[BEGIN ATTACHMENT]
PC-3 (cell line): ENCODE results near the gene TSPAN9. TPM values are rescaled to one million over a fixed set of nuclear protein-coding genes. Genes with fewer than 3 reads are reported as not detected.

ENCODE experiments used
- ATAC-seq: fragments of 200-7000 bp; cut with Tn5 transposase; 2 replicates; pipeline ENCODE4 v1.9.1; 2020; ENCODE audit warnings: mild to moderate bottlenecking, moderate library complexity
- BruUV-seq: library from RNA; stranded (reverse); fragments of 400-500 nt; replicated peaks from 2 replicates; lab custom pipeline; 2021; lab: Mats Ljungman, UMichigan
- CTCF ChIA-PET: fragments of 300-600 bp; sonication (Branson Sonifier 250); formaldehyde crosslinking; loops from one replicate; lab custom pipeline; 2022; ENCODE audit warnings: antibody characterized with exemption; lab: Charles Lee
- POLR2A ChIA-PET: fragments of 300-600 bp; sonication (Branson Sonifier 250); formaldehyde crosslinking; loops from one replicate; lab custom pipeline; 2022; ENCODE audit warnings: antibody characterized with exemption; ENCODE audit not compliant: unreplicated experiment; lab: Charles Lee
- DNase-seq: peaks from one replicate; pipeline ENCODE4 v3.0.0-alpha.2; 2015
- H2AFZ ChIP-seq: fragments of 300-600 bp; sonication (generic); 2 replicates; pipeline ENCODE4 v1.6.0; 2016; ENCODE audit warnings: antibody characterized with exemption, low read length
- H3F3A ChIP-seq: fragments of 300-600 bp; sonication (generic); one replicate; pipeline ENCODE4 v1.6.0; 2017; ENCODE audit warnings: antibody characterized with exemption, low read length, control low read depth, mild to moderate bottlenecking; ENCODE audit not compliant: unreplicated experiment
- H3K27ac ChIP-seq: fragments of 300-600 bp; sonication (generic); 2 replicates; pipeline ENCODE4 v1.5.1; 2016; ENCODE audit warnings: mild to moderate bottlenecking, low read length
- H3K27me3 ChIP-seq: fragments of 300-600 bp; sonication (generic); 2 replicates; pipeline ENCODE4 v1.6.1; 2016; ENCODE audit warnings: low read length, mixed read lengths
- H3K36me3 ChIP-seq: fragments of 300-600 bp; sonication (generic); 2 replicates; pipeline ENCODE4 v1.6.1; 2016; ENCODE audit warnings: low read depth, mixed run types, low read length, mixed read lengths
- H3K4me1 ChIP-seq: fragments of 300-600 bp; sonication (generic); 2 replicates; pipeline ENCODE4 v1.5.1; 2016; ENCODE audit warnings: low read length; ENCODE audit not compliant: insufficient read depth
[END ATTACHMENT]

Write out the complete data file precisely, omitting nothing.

PC-3 (cell line): ENCODE results near the gene TSPAN9. TPM values are rescaled to one million over a fixed set of nuclear protein-coding genes. Genes with fewer than 3 reads are reported as not detected.

ENCODE experiments used
- ATAC-seq: fragments of 200-7000 bp; cut with Tn5 transposase; 2 replicates; pipeline ENCODE4 v1.9.1; 2020; ENCODE audit warnings: mild to moderate bottlenecking, moderate library complexity
- BruUV-seq: library from RNA; stranded (reverse); fragments of 400-500 nt; replicated peaks from 2 replicates; lab custom pipeline; 2021; lab: Mats Ljungman, UMichigan
- CTCF ChIA-PET: fragments of 300-600 bp; sonication (Branson Sonifier 250); formaldehyde crosslinking; loops from one replicate; lab custom pipeline; 2022; ENCODE audit warnings: antibody characterized with exemption; lab: Charles Lee
- POLR2A ChIA-PET: fragments of 300-600 bp; sonication (Branson Sonifier 250); formaldehyde crosslinking; loops from one replicate; lab custom pipeline; 2022; ENCODE audit warnings: antibody characterized with exemption; ENCODE audit not compliant: unreplicated experiment; lab: Charles Lee
- DNase-seq: peaks from one replicate; pipeline ENCODE4 v3.0.0-alpha.2; 2015
- H2AFZ ChIP-seq: fragments of 300-600 bp; sonication (generic); 2 replicates; pipeline ENCODE4 v1.6.0; 2016; ENCODE audit warnings: antibody characterized with exemption, low read length
- H3F3A ChIP-seq: fragments of 300-600 bp; sonication (generic); one replicate; pipeline ENCODE4 v1.6.0; 2017; ENCODE audit warnings: antibody characterized with exemption, low read length, control low read depth, mild to moderate bottlenecking; ENCODE audit not compliant: unreplicated experiment
- H3K27ac ChIP-seq: fragments of 300-600 bp; sonication (generic); 2 replicates; pipeline ENCODE4 v1.5.1; 2016; ENCODE audit warnings: mild to moderate bottlenecking, low read length
- H3K27me3 ChIP-seq: fragments of 300-600 bp; sonication (generic); 2 replicates; pipeline ENCODE4 v1.6.1; 2016; ENCODE audit warnings: low read length, mixed read lengths
- H3K36me3 ChIP-seq: fragments of 300-600 bp; sonication (generic); 2 replicates; pipeline ENCODE4 v1.6.1; 2016; ENCODE audit warnings: low read depth, mixed run types, low read length, mixed read lengths
- H3K4me1 ChIP-seq: fragments of 300-600 bp; sonication (generic); 2 replicates; pipeline ENCODE4 v1.5.1; 2016; ENCODE audit warnings: low read length; ENCODE audit not compliant: insufficient read depth